The discount rate is the interest rate that firms use to determine how much a future cash flow is worth in the present. The practice of using the discount rate to evaluate cash flows is called discounting^{[1]}^{[2]}

Using the discount rate, the calculation finds the **present value**:

- Present value = [math]\frac{Future\ Value\ After\ t\ Periods}{(1+r)^{t}}[/math]

- [math]t[/math] = Period of time measured in years
- [math]r[/math] = The discount rate (interest rate) expressed as a decimal
- The future value after the whole period of time ([math]t[/math])

If the future value after one year is $10,500 and the discount rate is 5% then:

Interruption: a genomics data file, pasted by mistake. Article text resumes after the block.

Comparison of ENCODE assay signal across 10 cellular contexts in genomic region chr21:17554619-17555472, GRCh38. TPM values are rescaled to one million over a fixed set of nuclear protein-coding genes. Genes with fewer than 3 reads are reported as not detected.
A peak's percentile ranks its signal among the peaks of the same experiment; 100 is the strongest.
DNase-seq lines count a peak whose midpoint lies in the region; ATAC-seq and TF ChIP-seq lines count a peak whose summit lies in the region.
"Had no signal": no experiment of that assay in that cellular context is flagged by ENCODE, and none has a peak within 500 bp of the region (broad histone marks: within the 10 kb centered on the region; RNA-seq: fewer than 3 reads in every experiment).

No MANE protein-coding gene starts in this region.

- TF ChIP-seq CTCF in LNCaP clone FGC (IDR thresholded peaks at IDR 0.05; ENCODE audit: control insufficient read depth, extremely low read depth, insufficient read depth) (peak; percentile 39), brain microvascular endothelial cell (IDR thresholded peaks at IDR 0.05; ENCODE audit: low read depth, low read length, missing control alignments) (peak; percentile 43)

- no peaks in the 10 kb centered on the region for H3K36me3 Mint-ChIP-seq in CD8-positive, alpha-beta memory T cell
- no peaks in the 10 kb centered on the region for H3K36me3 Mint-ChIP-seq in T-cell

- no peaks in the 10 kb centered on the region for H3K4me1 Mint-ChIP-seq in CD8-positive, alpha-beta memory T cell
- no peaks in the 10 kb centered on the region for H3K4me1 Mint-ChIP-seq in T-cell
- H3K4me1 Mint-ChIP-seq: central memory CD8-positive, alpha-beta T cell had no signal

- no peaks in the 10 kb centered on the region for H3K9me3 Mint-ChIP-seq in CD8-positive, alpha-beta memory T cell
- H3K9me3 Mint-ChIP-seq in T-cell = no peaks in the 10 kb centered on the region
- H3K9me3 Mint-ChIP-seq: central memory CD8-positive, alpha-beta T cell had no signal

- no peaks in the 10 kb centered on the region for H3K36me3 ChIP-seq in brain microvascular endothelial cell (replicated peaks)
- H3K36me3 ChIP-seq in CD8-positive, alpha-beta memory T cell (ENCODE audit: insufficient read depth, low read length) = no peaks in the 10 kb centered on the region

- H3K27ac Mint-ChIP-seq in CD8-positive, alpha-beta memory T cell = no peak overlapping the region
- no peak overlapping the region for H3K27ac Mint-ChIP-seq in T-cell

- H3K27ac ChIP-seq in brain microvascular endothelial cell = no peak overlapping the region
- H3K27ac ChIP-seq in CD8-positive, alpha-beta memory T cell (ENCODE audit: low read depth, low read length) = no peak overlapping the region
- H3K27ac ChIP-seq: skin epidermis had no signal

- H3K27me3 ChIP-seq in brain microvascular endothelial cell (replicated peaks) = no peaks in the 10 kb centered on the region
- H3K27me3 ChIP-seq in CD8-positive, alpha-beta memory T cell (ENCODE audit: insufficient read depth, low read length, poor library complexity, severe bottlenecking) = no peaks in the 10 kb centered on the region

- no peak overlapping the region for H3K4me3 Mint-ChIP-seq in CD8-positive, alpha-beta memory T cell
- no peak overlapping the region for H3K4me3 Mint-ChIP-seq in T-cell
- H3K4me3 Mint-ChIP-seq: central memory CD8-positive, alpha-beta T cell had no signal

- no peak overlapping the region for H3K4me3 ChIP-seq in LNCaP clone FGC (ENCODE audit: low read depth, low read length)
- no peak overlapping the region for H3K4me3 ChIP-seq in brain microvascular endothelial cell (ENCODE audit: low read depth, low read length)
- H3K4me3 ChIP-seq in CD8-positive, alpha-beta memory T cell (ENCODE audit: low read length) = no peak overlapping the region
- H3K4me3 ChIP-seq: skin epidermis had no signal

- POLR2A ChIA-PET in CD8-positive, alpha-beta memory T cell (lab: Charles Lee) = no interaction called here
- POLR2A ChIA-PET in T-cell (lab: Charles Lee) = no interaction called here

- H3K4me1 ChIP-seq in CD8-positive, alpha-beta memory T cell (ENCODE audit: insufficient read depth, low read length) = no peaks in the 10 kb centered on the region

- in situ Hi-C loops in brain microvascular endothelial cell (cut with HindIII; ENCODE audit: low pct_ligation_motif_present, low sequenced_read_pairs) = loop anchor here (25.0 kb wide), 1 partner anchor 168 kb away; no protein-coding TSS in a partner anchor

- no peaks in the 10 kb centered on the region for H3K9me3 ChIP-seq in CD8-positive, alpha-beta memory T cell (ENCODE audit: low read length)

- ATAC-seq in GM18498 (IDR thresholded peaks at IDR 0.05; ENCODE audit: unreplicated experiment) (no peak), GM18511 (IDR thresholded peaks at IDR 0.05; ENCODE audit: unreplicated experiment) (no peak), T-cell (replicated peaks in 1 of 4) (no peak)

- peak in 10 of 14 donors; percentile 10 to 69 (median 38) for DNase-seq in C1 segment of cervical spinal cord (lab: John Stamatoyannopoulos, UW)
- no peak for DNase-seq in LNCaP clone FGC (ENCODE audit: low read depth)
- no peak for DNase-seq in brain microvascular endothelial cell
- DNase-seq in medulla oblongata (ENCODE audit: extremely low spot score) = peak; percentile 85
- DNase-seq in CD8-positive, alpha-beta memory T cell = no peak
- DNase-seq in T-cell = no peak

- Present value = [math]\frac{10,500}{(1.05)^{1}}[/math]

**Present value = $10,000**

If a consumer wants to save their money to earn interest so they can buy a new TV in 2 years, then they can use the price of the TV ($2,500, assuming it does not change) and find out how much money they need to save at 7% interest:

- Present value = [math]\frac{2,500}{(1.07)^{2}}[/math]

**Present value = $2,183.59**

If they put $2,183.59 away at 7% interest over 2 years then they will have the right amount of money to buy the TV they want.

## See Also

## References

- ↑ R. A. Brealey et al.
*Fundamentals of Corporate Finance*. Toronto: McGraw-Hill Ryerson, 2012, pp. 85.
- ↑ "Routledge Dictionary of Economics", discount rate, published Routledge Press, 2013. Edited by Donald Rutherford Online version accessed [August 17th, 2017].